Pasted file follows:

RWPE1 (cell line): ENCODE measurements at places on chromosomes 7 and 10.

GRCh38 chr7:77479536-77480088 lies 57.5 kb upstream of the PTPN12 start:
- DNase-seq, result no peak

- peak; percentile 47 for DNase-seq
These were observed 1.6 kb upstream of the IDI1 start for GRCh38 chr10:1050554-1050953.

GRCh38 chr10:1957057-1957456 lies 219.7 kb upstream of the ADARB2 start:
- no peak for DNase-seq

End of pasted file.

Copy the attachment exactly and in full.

RWPE1 (cell line): ENCODE measurements at places on chromosomes 7 and 10.

GRCh38 chr7:77479536-77480088 lies 57.5 kb upstream of the PTPN12 start:
- DNase-seq, result no peak

- peak; percentile 47 for DNase-seq
These were observed 1.6 kb upstream of the IDI1 start for GRCh38 chr10:1050554-1050953.

GRCh38 chr10:1957057-1957456 lies 219.7 kb upstream of the ADARB2 start:
- no peak for DNase-seq